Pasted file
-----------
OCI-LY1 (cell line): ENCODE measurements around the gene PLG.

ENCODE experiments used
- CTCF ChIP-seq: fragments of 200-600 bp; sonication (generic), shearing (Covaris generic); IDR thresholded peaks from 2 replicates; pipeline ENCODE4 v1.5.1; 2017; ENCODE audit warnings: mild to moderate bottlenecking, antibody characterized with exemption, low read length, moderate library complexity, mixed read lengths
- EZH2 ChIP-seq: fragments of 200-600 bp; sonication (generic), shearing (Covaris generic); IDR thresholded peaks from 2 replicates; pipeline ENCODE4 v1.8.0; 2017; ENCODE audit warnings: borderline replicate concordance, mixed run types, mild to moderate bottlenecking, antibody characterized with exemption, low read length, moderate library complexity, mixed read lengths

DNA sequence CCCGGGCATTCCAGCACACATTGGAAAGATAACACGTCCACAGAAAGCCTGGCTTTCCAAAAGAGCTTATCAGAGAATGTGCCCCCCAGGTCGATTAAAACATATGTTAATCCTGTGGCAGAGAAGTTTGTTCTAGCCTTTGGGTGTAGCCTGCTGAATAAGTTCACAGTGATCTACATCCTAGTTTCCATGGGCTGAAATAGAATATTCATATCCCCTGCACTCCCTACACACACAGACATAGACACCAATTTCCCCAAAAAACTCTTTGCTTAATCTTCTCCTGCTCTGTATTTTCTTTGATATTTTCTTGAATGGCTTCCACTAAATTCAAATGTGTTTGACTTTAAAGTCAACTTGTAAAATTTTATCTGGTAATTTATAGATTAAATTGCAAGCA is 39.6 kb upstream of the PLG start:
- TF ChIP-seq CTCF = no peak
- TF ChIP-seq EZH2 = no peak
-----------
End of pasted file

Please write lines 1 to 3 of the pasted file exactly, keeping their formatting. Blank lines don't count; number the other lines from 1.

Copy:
OCI-LY1 (cell line): ENCODE measurements around the gene PLG.

ENCODE experiments used
- CTCF ChIP-seq: fragments of 200-600 bp; sonication (generic), shearing (Covaris generic); IDR thresholded peaks from 2 replicates; pipeline ENCODE4 v1.5.1; 2017; ENCODE audit warnings: mild to moderate bottlenecking, antibody characterized with exemption, low read length, moderate library complexity, mixed read lengths